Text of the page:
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Massachusetts Liberal

Observations on politics, the media and life in Massachusetts and beyond from the left side of the road.

Thursday, September 23, 2010

Fiscal insanity

Carla Howell is right about one thing. There is "government waste, pork, patronage, overspending, and sweetheart deals" in Massachusetts.

Now before my liberal readers have agita and my conservative readers welcome a wayward child to the flock, Howell is wrong that the solution is to chop the sales tax from 6.25 percent to 3 percent.

For starters, Howell is beyond hyperbole in declaring the evils amount to "tens of billions" in a state that spends about $30 billion. Unless you consider education and public safety to be pork or patronage.

True, layered within those structures are bad hires of Superintendent So and So's niece as a hall monitor. And there's always the Quinn Bill.

And that's the point. Excess spending is layered through municipal and state spending like fat marbling a fine cut of meat. The sales tax rollback is a guillotine chopping off the head. Wrong tool for the wrong job.

The Massachusetts Taxpayers Foundation is right to label their report on Question 3 "Heading Over a Cliff." After the significant cuts of the last few years -- and the restrictions on where cuts can be made -- Massachusetts would head straight over the edge.

Without an available rescue team.

The unspoken 800-pound gorilla of state spending -- and a place where attacks on waste could be targeted -- is an obscure section of the annual spending plan called the tax expenditure budget. It details where declining state personal, corporate excise and sales taxes are spent, or rather not received -- whether it's the sales tax clothing exemption or the motion picture tax credit.
Tax expenditures are provisions in the tax code, such as exclusions, deductions, credits, and deferrals, which are designed to encourage certain kinds of activities or to aid taxpayers in special circumstances. When such provisions are enacted into the tax code, they reduce the amount of tax revenues that may be collected. In this sense, the fiscal effects of a tax expenditure are just like those of a direct government expenditure. Some tax expenditures involve a permanent loss of revenue, and thus are comparable to a payment by the government; others cause a deferral of revenue to the future, and thus are comparable to an interest-free loan to the taxpayer.
Picking through those exemptions to eliminate provisions that have outlives their usefulness or unfairly benefit individuals or corporations would seem a saner approach than a guillotine.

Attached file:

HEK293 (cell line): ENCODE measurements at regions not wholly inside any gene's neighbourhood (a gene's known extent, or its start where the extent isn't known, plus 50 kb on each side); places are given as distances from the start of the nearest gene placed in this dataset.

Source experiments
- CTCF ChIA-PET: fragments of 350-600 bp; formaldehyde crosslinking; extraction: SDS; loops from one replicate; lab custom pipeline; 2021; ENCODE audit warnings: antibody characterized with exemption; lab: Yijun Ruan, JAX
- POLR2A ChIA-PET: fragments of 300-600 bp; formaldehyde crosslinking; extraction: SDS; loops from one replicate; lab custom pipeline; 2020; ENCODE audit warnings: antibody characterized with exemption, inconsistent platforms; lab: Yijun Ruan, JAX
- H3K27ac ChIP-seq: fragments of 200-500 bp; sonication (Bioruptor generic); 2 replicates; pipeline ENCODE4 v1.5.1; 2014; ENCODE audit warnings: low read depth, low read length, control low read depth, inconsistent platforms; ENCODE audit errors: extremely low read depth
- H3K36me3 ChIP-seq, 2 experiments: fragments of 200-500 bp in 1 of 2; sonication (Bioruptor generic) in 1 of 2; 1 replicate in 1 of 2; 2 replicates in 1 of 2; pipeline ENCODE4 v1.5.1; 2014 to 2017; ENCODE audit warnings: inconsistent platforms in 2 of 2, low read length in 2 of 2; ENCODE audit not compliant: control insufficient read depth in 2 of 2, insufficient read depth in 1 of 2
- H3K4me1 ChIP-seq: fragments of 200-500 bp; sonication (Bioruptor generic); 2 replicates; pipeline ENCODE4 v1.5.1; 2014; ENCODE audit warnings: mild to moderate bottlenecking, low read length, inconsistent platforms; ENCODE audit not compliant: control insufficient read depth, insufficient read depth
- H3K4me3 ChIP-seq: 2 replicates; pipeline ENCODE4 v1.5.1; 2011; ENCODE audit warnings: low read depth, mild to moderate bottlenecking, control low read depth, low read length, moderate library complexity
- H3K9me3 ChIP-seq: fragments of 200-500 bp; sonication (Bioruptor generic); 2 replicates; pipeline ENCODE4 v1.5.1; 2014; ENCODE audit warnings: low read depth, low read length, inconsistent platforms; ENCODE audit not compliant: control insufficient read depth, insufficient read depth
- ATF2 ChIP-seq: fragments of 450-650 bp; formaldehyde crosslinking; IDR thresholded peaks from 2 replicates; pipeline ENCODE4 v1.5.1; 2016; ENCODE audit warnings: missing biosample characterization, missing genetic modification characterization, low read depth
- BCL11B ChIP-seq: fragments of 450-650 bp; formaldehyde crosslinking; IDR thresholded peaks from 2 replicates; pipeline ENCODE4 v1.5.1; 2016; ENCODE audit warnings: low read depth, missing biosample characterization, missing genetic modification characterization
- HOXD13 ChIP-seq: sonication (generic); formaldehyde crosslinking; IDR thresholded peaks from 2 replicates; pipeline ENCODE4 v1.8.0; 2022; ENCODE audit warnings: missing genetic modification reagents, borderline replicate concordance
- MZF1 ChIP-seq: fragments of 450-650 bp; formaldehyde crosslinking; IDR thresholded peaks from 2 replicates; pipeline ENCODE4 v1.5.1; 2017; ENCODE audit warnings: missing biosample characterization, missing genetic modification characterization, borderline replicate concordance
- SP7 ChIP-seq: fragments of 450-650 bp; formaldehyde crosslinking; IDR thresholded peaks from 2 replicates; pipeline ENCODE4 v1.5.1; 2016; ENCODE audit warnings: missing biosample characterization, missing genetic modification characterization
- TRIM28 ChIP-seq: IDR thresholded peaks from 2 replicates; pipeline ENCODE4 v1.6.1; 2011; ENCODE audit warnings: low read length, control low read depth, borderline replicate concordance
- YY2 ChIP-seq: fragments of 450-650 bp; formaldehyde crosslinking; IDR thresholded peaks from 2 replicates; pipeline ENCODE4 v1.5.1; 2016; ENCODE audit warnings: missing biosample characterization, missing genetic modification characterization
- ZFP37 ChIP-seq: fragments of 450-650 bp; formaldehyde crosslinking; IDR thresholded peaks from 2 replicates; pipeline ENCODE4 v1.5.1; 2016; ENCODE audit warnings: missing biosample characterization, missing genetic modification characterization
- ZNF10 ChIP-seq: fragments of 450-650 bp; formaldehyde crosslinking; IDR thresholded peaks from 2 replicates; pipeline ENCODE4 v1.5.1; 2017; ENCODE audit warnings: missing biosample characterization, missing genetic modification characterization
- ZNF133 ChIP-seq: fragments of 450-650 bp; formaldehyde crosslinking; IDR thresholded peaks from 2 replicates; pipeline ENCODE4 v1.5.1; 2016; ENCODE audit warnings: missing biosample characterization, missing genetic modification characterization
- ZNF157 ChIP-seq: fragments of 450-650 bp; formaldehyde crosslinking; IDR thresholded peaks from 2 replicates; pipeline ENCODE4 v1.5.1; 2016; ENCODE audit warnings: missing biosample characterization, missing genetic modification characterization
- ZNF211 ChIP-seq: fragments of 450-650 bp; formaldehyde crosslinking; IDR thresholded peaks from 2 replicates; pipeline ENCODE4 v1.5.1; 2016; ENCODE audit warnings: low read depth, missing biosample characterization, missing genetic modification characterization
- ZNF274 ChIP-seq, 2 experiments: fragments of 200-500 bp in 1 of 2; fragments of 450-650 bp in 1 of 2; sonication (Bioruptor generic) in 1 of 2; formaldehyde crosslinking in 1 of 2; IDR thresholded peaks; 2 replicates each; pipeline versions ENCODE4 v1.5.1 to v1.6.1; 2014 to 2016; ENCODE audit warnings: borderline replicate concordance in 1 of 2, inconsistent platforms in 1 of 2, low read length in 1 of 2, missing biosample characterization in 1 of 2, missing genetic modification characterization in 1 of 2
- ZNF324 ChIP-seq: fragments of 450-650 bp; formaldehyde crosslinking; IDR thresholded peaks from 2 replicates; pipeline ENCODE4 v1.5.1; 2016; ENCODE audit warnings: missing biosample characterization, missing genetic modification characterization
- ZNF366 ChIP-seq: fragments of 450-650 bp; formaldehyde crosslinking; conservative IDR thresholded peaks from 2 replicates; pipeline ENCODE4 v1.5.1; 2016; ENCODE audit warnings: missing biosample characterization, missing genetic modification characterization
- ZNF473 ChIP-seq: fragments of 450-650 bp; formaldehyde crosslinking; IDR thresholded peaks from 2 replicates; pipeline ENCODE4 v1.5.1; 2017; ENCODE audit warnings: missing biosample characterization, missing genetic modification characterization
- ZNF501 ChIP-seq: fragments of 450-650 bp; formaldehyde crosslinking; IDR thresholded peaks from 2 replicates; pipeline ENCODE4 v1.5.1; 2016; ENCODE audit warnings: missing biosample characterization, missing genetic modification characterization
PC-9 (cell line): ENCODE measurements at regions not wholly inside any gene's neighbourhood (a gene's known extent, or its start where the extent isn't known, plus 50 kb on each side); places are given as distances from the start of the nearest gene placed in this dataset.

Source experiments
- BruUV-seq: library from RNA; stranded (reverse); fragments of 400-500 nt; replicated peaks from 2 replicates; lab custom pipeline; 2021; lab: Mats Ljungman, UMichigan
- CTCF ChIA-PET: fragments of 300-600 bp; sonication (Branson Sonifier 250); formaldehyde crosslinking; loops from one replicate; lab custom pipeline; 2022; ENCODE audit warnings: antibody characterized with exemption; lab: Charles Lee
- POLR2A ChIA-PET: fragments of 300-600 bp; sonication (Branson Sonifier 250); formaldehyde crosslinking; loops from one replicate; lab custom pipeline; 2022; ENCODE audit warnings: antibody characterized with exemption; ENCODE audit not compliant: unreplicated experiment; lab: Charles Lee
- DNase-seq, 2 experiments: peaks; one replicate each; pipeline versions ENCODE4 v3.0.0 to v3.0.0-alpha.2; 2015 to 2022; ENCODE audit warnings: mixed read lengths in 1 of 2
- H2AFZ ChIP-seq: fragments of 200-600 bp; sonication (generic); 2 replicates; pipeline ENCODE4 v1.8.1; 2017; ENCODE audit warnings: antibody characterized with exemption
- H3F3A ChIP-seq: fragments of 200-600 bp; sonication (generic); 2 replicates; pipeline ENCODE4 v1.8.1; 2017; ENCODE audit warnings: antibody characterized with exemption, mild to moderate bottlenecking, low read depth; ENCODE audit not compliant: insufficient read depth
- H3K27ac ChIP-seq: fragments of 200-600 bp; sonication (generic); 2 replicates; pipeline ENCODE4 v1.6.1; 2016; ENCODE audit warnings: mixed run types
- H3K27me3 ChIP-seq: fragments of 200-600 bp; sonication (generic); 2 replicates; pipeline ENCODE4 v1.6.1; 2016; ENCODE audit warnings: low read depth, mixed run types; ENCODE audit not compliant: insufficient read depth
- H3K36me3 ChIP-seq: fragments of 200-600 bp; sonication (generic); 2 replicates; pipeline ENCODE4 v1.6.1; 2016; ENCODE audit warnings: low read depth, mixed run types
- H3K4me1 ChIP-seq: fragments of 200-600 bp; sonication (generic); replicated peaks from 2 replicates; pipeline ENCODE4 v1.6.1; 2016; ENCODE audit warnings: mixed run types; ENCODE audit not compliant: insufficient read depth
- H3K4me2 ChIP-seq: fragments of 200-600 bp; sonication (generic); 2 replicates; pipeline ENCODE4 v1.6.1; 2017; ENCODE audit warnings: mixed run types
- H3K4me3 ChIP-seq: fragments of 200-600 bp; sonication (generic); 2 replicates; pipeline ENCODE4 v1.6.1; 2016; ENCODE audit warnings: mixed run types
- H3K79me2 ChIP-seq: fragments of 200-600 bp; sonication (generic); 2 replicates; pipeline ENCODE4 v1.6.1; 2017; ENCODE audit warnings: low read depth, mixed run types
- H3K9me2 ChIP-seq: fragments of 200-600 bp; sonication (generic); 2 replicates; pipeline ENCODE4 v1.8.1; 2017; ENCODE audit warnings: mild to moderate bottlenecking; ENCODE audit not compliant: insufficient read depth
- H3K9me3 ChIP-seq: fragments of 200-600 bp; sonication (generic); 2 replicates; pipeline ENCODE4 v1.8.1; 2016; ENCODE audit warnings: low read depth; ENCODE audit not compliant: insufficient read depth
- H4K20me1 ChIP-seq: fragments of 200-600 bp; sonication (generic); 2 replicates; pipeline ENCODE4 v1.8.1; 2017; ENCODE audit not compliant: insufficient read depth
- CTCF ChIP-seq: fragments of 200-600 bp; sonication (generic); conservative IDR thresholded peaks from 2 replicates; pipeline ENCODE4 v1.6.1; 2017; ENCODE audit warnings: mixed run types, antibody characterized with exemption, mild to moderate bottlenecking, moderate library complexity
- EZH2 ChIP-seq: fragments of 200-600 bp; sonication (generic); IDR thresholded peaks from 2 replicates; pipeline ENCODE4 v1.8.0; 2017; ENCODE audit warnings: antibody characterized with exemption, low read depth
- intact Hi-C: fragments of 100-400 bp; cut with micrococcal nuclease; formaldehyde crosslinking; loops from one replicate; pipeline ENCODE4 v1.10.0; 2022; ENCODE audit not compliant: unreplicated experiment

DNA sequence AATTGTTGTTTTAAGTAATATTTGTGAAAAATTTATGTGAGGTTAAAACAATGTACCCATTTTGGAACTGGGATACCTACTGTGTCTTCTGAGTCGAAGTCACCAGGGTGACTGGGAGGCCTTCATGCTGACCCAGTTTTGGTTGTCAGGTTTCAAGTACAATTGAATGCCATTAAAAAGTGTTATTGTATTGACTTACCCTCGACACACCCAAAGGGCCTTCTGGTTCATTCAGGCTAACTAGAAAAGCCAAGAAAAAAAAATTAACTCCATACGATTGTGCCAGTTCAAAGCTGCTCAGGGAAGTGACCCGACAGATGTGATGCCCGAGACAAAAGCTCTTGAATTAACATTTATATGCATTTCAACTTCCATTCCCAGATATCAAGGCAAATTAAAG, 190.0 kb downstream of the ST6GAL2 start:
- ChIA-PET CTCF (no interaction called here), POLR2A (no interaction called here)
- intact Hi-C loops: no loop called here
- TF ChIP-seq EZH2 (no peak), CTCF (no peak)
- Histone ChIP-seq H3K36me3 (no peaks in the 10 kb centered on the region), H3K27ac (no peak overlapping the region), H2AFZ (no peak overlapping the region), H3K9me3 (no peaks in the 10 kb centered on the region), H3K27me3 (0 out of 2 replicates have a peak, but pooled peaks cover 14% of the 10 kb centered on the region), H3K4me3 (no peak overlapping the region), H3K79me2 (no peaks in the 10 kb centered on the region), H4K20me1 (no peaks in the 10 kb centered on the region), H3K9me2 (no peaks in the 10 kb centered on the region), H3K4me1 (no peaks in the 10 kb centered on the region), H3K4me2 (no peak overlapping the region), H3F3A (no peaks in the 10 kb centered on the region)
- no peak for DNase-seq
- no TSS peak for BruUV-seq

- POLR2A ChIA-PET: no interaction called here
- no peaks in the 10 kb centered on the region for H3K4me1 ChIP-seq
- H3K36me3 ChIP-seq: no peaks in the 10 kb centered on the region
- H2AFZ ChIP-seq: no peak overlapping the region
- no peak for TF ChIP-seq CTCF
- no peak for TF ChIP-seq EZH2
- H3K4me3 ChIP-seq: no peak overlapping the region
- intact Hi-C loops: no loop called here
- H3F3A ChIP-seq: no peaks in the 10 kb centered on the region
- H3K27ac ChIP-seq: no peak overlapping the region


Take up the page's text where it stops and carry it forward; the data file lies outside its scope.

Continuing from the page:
And speaking of special interests, the same notion should apply to Question 1, which would eliminate the sales tax on alcohol In this case, the special interests are the package store owners who want to chop another $110 million out of state coffers so six-packs could cost a few pennies less.

Times are indeed tough, but I'd rather plunk down the extra change. Who knows, it may even make sobriety checkpoints unnecessary and save a few bucks that way.

Wishful thinking.

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Anonymous Anonymous said...

As I sit here eating my peanut butter sandwich which I bring to work everyday (and have for the last 2 years) I contemplate whether state government feels my pain. I don't think so. So even though it may seem like a 2x4 to the head when only a twig would do, I'll vote to reduce taxes anyway possible. State cops get paid well, they even make bigger money working their details. When they figure their pensions did you know that their pension totals are calculated based on their salaries and include the amount they got paid working the details? I haven't independently verified that, but that's what I was told by a cop, that's too much.

September 23, 2010 12:33 PM  
Anonymous Joel Patterson said...

See, Anon, eating a PB sandwich is a smart way to save money: you don't hurt yourself by that choice and you save money.

But if you were to "save money" by getting rid of your car when the car is the only way to get to your job, then that would end up costing you.

But if you drastically lower the sales tax, then you create overcrowded prisons that become criminal factories. You overcrowd classrooms, and then the next generation has less education to help them earn money (and pay taxes). You deny preventive healthcare by eliminating the Connector, and you get more people dying earlier from diseases.

September 23, 2010 10:13 PM  

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